Wood construction with speed

Combining environmental awareness with business acumen creates a growing demand for wood construction. The sector has become more competitive through Cross Laminated Timber (CLT) wood panel production, enabling a cost-efficient assembly of multi-storey timber buildings.

The ecological arguments for wood as a construction material are undeniable: it significantly reduces the CO2 emissions of the construction industry. Growing wood binds carbon dioxide from the air, turning timber buildings into long-term carbon stores. Timber is the only renewable building material suitable for load-bearing structures in large buildings.

In addition to the positive environmental impact, competitiveness is required to guarantee the growth. In wood construction this has been improved through the use of CLT.

The Finnish-Swedish forest industry company Stora Enso manufactures CLT wood panels for fast and easy construction of multi-storey timber buildings. The wood panel is a massive wood construction product, consisting of bonded single-layer panels arranged at right angles to one another.

Structure library in Vertex

Stora Enso manufactures CLT in Austria and further processes it as construction modules in Finland. A separate CLT structure library has been introduced in Vertex, and it is now being sold also to other design companies interested in cross-laminated timber construction.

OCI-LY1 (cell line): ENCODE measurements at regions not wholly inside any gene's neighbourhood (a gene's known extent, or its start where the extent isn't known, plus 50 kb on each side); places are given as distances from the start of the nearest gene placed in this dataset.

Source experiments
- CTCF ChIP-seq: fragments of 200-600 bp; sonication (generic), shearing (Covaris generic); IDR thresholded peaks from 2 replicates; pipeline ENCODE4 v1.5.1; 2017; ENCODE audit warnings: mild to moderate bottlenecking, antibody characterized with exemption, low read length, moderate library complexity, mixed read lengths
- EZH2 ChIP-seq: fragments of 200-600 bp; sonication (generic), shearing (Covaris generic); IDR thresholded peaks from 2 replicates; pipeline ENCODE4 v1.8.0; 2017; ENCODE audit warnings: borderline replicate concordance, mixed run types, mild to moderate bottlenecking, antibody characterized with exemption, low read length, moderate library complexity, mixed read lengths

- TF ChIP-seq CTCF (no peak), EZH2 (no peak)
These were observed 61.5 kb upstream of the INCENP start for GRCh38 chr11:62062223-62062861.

The wood panels enable a cost-efficient construction of modules, i.e. parts of an apartment prefabricated in factory premises, and consisting of several rooms. This has made speed one of the assets in wood construction.

‘With the CLT wood modules, a two-storey building of eight flats can be completed in just four weeks. Completing an eight-storey residential timber building with the modules takes only about six months, an equivalent concrete building more than a year,’ says Janne Manninen, Sales Director at Stora Enso Building Solutions.

Doubling the growth

Due to the availability of wood raw material and the strong position of the forest industry, the number of multi-storey residential timber buildings in Finland is growing rapidly.

Last year, around 500 multi-storey residential timber buildings were constructed in the country, and the figure is expected to double in 2015.

The growth prospects are encouraging also elsewhere in Europe, where forested areas are increasing in size. Currently wood accounts for only less than a tenth of all construction in Europe. Wood construction has markets especially in the Western Europe, where erected, prefabricated products are widely in use.


Vertex BD is a flexible building design software that automates the creation of architectural drawing sets, panel fabrication drawings, material reports, and manufacturing data, all from one building model. Learn more at www.vertexcad.com/bd.


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